Rizzo has shown the ability to carry a team, that when he gets hot, it seems like the rest of the lineup can feel it. Willson Contreras had become that guy – until he felt something in his right hamstring during Wednesday’s painful loss to the San Francisco Giants at AT&T Park. Whatever comes out of Thursday’s MRI in the Phoenix area, you know Rizzo will be the same guy on Friday when he goes back to work.

“This isn’t my first rodeo,” Rizzo said. “I’ve had guys go down around me. Guys get traded. It’s part of the game. I’m not going to change who I am, my approach. I’m going to stay within myself. That’s the only thing you can do. You start pressing, you’re going to find yourself in a bad spot.”

Contreras emerging as a legitimate cleanup hitter – combined with the Jose Quintana trade, a roster getting closer to full strength and the refreshed feeling from a mini-vacation – explains the Cubs winning 13 of their first 16 games after the All-Star break leading up to the July 31 trade deadline.

But the defending World Series champs have since lost three consecutive series to two likely playoff teams – the Arizona Diamondbacks and Washington Nationals – and an organization that might wind up with the No. 1 overall pick in the 2018 draft.

The National League Central opened on Thursday with four teams separated by less than four games, with the Cubs getting a day off in the desert before this weekend’s three-game series against the Diamondbacks at Chase Field.

“We’re losing games we got to win,” Rizzo said. “That’s it. There’s really nothing more to it. You just got to win baseball games.”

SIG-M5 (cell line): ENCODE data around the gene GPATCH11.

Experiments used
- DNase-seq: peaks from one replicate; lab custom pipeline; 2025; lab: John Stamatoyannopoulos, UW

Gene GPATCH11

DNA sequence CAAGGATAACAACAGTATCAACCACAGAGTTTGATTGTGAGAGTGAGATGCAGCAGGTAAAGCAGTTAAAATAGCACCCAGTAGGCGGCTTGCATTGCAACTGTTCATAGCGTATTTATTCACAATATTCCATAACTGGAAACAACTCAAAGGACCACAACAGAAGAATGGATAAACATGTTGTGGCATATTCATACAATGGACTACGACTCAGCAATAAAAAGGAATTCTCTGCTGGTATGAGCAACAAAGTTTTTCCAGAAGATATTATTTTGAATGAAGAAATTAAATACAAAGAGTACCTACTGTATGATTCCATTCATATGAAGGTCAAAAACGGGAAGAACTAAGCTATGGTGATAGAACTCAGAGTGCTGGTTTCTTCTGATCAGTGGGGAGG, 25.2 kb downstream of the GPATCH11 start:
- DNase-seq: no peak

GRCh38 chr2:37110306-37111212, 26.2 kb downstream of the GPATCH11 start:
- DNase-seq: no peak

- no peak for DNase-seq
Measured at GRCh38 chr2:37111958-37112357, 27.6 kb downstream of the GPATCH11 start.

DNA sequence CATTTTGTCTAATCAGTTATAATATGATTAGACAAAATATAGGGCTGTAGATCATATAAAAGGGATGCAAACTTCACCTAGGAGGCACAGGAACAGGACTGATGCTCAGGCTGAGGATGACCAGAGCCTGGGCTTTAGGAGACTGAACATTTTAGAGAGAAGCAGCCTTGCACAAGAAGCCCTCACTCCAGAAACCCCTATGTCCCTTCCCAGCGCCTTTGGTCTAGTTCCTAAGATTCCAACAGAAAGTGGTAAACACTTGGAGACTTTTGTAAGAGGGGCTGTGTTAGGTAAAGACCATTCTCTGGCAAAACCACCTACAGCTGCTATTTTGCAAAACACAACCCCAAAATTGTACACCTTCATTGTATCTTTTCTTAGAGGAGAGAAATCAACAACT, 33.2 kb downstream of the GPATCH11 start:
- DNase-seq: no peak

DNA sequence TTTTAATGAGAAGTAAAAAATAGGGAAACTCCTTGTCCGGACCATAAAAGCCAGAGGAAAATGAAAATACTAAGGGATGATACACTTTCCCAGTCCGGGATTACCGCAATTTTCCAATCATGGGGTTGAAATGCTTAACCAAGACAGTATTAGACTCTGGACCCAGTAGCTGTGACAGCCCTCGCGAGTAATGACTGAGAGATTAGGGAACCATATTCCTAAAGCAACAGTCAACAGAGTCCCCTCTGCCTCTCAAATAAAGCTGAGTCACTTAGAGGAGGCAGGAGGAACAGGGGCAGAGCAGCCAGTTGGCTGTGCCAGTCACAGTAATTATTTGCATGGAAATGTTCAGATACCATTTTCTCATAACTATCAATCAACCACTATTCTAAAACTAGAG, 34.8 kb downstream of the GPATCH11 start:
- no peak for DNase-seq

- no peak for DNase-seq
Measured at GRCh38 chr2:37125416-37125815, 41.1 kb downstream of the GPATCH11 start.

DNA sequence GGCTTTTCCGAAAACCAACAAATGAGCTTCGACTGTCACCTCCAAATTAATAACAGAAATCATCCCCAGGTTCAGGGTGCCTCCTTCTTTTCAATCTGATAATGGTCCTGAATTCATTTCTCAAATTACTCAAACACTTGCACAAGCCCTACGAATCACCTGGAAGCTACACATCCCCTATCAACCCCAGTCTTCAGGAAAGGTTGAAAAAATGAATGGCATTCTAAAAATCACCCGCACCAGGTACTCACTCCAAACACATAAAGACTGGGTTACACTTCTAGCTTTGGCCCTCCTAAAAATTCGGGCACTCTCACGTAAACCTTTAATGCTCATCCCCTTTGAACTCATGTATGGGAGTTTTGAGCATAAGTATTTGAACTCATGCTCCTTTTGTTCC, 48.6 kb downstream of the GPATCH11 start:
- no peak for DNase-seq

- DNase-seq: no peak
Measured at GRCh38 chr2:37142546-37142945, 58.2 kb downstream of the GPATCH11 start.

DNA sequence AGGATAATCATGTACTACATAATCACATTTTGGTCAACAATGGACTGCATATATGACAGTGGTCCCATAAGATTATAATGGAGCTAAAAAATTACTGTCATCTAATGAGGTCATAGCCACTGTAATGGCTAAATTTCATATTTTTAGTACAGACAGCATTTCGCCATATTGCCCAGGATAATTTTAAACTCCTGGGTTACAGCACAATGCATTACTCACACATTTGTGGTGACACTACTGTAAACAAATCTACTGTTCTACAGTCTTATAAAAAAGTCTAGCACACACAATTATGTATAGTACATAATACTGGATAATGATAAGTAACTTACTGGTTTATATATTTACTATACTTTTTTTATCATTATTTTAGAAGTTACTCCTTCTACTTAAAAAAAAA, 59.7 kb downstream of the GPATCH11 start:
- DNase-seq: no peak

Doing that consistently becomes so much harder without Contreras, the young catcher who had put up 10 of his 21 homers and a 1.080 OPS since the All-Star break.

But there was nothing easy about how the Cubs avoided an elimination game against Johnny Cueto and Madison Bumgarner last October, survived a 21-inning scoreless drought against the Los Angeles Dodgers in the NL Championship Series and beat the Cleveland Indians in an epic World Series Game 7.

“What can you do?” Rizzo said. “It’s part of the game. Guys get hurt. You got to be ready for it. Obviously, you don’t want someone in the middle of your order – especially the year he’s having – to go down. It’s upsetting for him, and for us, too. But we got to keep playing baseball.”

How Cubs are positioned for a Giant run – right now and in the future

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USA TODAY

How Cubs are positioned for a Giant run – right now and in the future

SAN FRANCISCO – Since last October, the San Francisco Giants have gone from nearly pushing the Cubs into a dreaded elimination game against Johnny Cueto to racing the White Sox to the bottom for the No. 1 overall pick in the 2018 draft.
 
The Cubs are headed for that Giant crash someday. Maybe Theo Epstein leaves Wrigley Field in a gorilla suit, the players tune out Joe Maddon’s “Easy Rider” act and Jon Lester’s $155 million left arm finally breaks down and the pitching infrastructure collapses.
 
Who knows? Perhaps all those young hitters weren’t quite as good as we thought they were. Years of drafting near the bottom of the first round and spending restrictions within the collective bargaining agreement will slow down – if not stop – the flow of young, blue-chip talent to Wrigleyville.

Nothing lasts forever.

But San Francisco’s free fall into last place in the National League West – 36 games behind the hated Los Angeles Dodgers – is a reality check for the relative struggles of a first-place team and a reminder of how well the defending champs are positioned for the future.

Because as much as the Cubs obsessed about the Boston Red Sox during the rebuilding years, the Giants represented an ideal of business/baseball synergies with stable leadership, a spectacular waterfront stadium, big-market payrolls, a talented homegrown core and the mental toughness to win World Series titles in 2010, 2012 and 2014.